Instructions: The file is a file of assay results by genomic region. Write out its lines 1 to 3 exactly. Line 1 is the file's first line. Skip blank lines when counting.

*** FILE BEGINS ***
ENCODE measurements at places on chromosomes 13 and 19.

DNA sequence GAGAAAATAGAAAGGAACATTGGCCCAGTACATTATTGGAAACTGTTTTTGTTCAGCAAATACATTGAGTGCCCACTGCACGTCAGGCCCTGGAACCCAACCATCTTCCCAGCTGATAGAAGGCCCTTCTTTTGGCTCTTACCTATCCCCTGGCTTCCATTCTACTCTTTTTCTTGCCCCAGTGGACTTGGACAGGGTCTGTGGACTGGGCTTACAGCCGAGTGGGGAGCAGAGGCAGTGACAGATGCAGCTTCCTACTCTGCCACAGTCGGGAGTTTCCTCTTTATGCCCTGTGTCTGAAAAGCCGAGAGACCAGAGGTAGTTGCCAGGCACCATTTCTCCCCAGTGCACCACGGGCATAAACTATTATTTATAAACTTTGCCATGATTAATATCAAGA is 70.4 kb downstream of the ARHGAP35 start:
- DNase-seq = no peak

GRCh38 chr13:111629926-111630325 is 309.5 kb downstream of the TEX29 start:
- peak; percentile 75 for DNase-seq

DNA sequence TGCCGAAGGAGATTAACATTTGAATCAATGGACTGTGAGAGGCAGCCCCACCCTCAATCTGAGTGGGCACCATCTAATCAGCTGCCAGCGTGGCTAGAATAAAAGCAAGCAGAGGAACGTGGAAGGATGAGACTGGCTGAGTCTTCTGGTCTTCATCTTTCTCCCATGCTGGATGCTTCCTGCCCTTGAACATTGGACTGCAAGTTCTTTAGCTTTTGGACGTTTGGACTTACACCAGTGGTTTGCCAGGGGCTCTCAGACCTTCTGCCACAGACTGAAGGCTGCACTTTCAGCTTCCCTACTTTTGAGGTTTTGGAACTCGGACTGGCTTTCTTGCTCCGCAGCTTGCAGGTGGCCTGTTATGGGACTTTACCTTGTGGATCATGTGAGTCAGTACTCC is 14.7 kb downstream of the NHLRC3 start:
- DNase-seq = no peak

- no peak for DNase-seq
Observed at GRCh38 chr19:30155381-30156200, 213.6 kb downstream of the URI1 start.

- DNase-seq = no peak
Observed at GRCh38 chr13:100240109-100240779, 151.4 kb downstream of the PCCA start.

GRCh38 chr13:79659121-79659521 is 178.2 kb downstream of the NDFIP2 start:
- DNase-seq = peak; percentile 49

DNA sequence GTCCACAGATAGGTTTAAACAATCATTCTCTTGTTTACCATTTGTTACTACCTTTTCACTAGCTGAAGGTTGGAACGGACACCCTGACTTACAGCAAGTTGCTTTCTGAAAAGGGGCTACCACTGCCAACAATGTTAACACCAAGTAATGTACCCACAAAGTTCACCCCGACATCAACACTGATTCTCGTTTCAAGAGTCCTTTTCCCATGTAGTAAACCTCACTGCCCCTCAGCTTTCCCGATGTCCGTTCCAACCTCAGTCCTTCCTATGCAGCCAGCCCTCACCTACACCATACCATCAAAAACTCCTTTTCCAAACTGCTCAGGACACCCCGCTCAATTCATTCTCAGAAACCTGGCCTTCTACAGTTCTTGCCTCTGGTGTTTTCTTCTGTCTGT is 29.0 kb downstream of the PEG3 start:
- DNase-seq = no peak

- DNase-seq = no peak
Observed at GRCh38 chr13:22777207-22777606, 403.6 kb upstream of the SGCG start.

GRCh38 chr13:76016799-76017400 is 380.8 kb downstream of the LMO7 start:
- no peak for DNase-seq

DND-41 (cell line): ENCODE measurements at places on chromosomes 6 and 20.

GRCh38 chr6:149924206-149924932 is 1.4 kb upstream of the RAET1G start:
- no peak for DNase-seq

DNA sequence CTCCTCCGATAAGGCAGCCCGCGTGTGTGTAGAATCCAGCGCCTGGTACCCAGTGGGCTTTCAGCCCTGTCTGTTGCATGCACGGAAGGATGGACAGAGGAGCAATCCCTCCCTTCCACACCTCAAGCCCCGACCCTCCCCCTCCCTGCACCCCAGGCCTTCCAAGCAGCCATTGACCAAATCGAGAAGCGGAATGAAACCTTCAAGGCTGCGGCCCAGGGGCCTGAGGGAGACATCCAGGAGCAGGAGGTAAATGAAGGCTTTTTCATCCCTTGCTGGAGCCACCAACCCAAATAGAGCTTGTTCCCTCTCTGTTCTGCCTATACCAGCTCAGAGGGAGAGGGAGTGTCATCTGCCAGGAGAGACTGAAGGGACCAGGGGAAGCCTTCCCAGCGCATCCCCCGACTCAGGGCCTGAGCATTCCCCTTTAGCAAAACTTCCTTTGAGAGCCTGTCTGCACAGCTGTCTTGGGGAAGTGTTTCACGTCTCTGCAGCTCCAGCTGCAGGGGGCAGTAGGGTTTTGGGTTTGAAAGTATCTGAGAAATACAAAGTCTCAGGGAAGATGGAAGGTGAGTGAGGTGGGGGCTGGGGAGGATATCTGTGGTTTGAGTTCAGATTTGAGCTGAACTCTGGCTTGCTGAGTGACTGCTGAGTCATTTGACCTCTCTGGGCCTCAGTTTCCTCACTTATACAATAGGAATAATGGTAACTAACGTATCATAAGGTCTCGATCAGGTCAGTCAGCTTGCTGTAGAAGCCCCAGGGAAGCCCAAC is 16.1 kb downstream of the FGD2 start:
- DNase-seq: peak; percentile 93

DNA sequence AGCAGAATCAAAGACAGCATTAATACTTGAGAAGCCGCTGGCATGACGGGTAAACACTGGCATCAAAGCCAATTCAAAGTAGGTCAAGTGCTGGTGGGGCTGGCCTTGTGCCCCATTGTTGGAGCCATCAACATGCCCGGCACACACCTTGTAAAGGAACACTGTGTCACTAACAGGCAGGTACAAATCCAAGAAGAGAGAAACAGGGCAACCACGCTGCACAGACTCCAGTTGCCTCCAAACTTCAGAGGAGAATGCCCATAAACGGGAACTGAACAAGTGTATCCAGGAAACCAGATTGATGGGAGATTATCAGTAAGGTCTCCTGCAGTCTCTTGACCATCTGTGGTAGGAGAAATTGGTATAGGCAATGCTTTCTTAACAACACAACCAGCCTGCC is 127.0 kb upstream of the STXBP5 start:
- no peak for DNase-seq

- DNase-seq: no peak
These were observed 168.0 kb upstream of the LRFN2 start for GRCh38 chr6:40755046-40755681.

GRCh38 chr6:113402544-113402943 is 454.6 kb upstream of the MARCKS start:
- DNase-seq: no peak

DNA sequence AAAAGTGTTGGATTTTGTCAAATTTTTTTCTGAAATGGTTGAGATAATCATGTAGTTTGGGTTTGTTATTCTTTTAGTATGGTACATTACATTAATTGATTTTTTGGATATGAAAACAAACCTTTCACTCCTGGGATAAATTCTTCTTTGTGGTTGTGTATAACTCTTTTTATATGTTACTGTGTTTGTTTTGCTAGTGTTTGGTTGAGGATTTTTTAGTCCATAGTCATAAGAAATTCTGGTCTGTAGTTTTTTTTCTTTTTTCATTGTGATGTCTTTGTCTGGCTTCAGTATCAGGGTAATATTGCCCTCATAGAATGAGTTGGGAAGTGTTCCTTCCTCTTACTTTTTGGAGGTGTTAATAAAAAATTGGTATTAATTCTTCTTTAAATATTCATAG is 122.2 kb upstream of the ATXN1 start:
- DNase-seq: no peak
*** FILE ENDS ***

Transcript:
ENCODE measurements at places on chromosomes 13 and 19.

DNA sequence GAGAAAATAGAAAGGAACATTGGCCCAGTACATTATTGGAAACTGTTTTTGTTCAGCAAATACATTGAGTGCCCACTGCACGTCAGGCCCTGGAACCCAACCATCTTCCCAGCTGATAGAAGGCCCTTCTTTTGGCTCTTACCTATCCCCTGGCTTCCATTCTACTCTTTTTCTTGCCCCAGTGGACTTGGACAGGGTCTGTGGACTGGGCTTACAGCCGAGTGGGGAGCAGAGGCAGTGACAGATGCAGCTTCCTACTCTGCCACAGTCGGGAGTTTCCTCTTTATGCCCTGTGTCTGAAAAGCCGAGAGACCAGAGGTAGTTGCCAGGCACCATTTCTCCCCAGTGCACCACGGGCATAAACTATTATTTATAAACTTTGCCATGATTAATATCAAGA is 70.4 kb downstream of the ARHGAP35 start:
- DNase-seq = no peak